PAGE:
by Gabe Fleisher
Good morning! It’s Tuesday, September 13, 2022. Election Day 2022 is 56 days away. Election Day 2024 is 784 days away.
The final Primary Day of 2022
Congrats! You’ve made it to the final contests of the 2022 primary season.
It’s been quite a marathon to get here — remember the Texas primaries all the way back in March? Or the Pennsylvania primaries in May? It’s hard to even think about everything that’s changed since then — but that’s nothing compared to the sprint that will be the next eight weeks, as the general election kicks into gear.
(Note: Technically, Louisiana won’t hold its primary until November 8, when the rest of the country has its general election, since the state holds a “jungle primary” then and a runoff in December if no candidate notches a majority. But I’m not counting that as a true primary.)
Voters in three states will be heading to the polls today: Delaware, New Hampshire, and Rhode Island. But I want to focus on New Hampshire, where the most heated races of the day are taking place, particularly on the Republican side.
Taking a look at the Granite State races will allow us to recap some of the themes that have run throughout the primary season, and will once again be on display today:
➞ Electable vs. extremist: Today’s flagship race is the New Hampshire Republican Senate primary, in which state Senate president Chuck Morse and retired Army brigadier general Don Bolduc are facing off for the right to challenge Democratic Sen. Maggie Hassan in November. Hassan won by just 0.14% of the vote in 2016 — in the closest Senate race of the cycle — so she is seen as beatable this time around. That is, if Republicans run the right candidate against her.
To many out-of-state Republicans, Bolduc is not the right candidate. He is a proud denier of the 2020 election results, having added his name to an open letter from former military officers questioning the legitimacy of the vote and accusing President Biden of advancing “population control actions” and leading in a “dictatorial manner.” At a primary debate last month, he suggested abolishing the FBI and repealing the 17th Amendment (which calls for direct election of senators).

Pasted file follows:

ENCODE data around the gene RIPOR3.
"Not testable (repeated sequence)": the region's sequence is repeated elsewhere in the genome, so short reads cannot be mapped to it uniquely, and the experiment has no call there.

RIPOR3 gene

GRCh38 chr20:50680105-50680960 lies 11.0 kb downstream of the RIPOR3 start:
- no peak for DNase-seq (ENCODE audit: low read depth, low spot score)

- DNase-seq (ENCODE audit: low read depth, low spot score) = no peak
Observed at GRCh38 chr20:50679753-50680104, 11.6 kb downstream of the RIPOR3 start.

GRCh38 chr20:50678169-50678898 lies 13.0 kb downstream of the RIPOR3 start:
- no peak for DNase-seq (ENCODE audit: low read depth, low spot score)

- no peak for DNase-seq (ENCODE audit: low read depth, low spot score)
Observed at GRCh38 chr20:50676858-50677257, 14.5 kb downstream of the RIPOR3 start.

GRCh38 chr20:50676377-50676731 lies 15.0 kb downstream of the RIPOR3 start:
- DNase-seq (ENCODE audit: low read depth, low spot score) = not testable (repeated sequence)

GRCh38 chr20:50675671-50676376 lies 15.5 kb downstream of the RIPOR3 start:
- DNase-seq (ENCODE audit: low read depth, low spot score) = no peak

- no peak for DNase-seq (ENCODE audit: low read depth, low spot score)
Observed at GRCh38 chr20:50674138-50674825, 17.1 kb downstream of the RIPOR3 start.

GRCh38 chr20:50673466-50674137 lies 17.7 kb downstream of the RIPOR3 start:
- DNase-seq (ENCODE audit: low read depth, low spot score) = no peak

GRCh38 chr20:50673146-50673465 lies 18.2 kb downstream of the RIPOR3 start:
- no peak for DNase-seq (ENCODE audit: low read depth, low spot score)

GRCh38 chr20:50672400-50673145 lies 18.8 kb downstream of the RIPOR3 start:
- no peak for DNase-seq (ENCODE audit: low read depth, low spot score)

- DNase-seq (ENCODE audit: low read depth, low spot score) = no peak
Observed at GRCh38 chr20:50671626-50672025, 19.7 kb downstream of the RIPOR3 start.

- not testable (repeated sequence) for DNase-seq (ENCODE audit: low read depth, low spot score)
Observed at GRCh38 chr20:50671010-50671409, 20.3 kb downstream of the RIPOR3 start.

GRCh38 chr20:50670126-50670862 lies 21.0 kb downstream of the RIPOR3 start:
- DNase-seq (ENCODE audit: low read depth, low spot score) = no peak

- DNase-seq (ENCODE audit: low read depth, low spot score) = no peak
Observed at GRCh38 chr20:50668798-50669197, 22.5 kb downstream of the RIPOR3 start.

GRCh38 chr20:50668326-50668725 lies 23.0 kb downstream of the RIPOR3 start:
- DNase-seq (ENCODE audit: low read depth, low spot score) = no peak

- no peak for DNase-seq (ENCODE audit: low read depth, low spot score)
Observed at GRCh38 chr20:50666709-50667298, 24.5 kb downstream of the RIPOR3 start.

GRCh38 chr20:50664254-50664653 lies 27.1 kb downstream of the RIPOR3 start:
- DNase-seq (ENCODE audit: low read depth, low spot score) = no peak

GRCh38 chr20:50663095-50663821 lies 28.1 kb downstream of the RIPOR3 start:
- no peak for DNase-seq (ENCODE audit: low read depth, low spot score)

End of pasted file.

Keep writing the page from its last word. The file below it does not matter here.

And yet, Bolduc appears to be leading in the primary: he’s been ahead in every public poll that’s been taken of the race, including a University of New Hampshire survey late last month that showed Bolduc with 43% of the vote and Morse with 22%.
That would make New Hampshire the final manifestation of a dynamic that has haunted Republicans all cycle: GOP primary voters have routinely passed up candidates regarded as electable in favor of farther-right options, possibly sacrificing winnable Senate races in the process. This dynamic is already hurting Republicans in key races like Ohio and Arizona, where GOP nominees J.D. Vance and Blake Masters are floundering and in need of cash. New Hampshire could be next.
➞ GOP proxy wars: And so, once again, the Republican calvary is jumping in to rescue their establishment pick. Unlike with Vance and Masters, former President Donald Trump has not endorsed in this race — but the basic principle is the same: top Republicans are going all-out to stop a Trumpy candidate.
A new “pop-up” group, White Mountain PAC, has appeared on the scene, spending nearly $5 million to boost Morse and bash Bolduc. According to the New York Times, the group is linked to Senate Minority Leader Mitch McConnell (R-KY) — much like the shadowy state-specific group Show Me Values, which parachuted into the Missouri Senate race to stop former Gov. Eric Greitens from winning the GOP nod.
Gov. Chris Sununu (R-NH), a moderate who disappointed McConnell when he opted against running for the Senate seat, has also gotten involved. The governor penned an op-ed endorsing Morse this weekend and has called Bolduc a “conspiracy-theory type.” (Bolduc had labeled Sununu a “communist Chinese sympathizer” whose family business “supports terrorism.” Sununu has still said he would vote for Bolduc in November if he wins the primary.)
Greitens’ loss in Missouri (or Brian Kemp’s victory in Georgia) notwithstanding, establishment Republican leaders have generally lost this year in proxy wars against Trump or his allied candidates. Govs. Doug Ducey (R-AZ) and Larry Hogan (R-MD), moderate executives very much in Sununu’s mold, both saw their favored candidates lose against Trump’s in primaries. It is a stark sign of who has control in today’s GOP.
➞ Intra-MAGA fights: The other race to watch today is the GOP primary in New Hampshire’s 1st congressional district, where two Trump administration alums — Karoline Leavitt and Matt Mowers — are competing to take on vulnerable Rep. Chris Pappas (D-NH) in November.